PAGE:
May

20

 The term "pro business" is dangerous, and is often the first step towards some combination of crony capitalism, state subsidies to large businesses, and eventually naked fascism. If it means reducing business regulations and red tape in general, I'm all for it.

Someone like Modi is certainly a great improvement compared to the typical Indian flexion who is more from the government "class" vs. business "class", as he himself is a former businessman. On the other hand, when your claim to fame is bending over backwards to provide some conglomerate with enough incentives to build locally you are likely at the very least to start a subsidy race to the bottom, and eventually increase inequality, both in power and income, to the point where socialism will again seem like the obvious solution. As I firmly believe that what he should do is enforce property rights and reduce all manner of subsidies and welfare to individuals, local governments, and corporations only time will tell how well this will play out on the national level. In the medium term, just cutting through the red tape, reducing wasteful spending, and setting some abstract "pro-business" tone may be enough to start an overall economic growth spurt, which is why the Indian stock market responded.

Rick Perry is a crony capitalist by nature, but he just "incentivized" the Toyota headquarters to move to Texas for California, and he is certainly better for unemployment than the power elite in the latter state. But it may all still end very poorly in the long run.

Kora Reddy writes: 

For the Indian elections there is hope of a stable government with further development a theme this year (a toilet at every home is one of the Modi's fabricated promises this year). Take it with a pinch of salt, all my biased qualitative comments against the right wing party who won (I supported the national congress/non right wing party equivalent/ branded as dynasty politics in India/losing party, but the USA has no problem, when it might be Bush vs. Clinton in 2016 ) …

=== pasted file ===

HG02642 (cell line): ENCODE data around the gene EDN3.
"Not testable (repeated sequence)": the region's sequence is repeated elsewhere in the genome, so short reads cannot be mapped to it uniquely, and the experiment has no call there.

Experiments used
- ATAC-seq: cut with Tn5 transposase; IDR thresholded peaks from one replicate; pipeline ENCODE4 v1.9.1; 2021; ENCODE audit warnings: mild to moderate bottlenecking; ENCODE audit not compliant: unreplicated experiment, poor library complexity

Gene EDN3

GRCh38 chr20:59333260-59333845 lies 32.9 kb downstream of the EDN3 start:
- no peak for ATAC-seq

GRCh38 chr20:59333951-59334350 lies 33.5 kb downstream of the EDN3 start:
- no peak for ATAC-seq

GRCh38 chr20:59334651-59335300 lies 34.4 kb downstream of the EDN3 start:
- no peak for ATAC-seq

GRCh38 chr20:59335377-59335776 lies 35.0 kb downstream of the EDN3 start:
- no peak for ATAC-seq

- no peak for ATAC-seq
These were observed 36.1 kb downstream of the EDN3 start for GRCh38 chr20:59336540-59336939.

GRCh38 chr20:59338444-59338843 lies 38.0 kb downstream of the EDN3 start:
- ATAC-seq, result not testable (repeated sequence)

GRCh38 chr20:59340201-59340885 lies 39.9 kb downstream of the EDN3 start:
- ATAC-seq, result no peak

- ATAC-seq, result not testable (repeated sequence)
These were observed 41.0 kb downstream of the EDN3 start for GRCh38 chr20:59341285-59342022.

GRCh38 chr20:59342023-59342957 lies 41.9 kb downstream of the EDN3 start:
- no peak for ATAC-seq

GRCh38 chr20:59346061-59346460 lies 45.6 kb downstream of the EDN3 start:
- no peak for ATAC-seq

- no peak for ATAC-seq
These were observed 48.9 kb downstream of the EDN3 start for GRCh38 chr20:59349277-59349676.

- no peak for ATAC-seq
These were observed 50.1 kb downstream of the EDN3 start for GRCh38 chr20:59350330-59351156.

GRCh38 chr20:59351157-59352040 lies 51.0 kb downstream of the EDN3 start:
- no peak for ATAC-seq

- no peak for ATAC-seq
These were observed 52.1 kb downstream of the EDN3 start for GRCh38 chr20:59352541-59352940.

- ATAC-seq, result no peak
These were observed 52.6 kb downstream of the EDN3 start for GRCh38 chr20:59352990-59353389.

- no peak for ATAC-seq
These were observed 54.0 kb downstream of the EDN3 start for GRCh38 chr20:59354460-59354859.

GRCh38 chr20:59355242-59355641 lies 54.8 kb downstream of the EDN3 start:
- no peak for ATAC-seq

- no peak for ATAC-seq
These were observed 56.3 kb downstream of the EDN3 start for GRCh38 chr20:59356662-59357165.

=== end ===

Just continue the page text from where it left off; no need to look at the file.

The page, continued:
Anyway the S&P 500 index 3 months prior to election date, (Tuesday after the first Monday in November) since 1950:

#  16
% wins       56%
avg 0.39
med        2.34
avg win    4.61
avg loss   -5.02
max loss    -21.99
stdevp   6.78
t-test     0.23

vs any 62 trading days period

# 16134
% wins    65%
avg 2.09
med 2.37
avg win    6.13
avg loss   -5.42
max loss  -40.60
stdevp      8.91
t-test     29.83

It is bearish (as in it under-performs, slightly by 20 basis points minus that 2008 out-liar) in the USA.

Below are the moves 3 months prior to elections till election date:

Election    SPX    t-3mth    SPX    chg %
06-Nov-12    1428.39    08-Aug-12    1402.22    1.87
04-Nov-08    1005.75    06-Aug-08    1289.19    -21.99
02-Nov-04    1130.56    04-Aug-04    1098.63    2.91
07-Nov-00    1431.87    09-Aug-00    1472.87    -2.78
05-Nov-96    714.14    07-Aug-96    664.16    7.53
03-Nov-92    419.92    05-Aug-92    422.19    -0.54
08-Nov-88    275.15    10-Aug-88    261.9    5.06
06-Nov-84    170.41    08-Aug-84    161.75    5.35
04-Nov-80    129.04    06-Aug-80    121.55    6.16
02-Nov-76    103.1    04-Aug-76    104.43    -1.27
07-Nov-72    113.98    09-Aug-72    110.86    2.81
05-Nov-68    103.1    06-Aug-68    97.25    6.02
03-Nov-64    85.18    05-Aug-64    82.09    3.76
08-Nov-60    55.11    10-Aug-60    56.07    -1.71
06-Nov-56    47.6    08-Aug-56    49.36    -3.57
04-Nov-52    24.6    06-Aug-52    25.44    -3.30

perhaps different election manifesto's for different parts of the world ?? 


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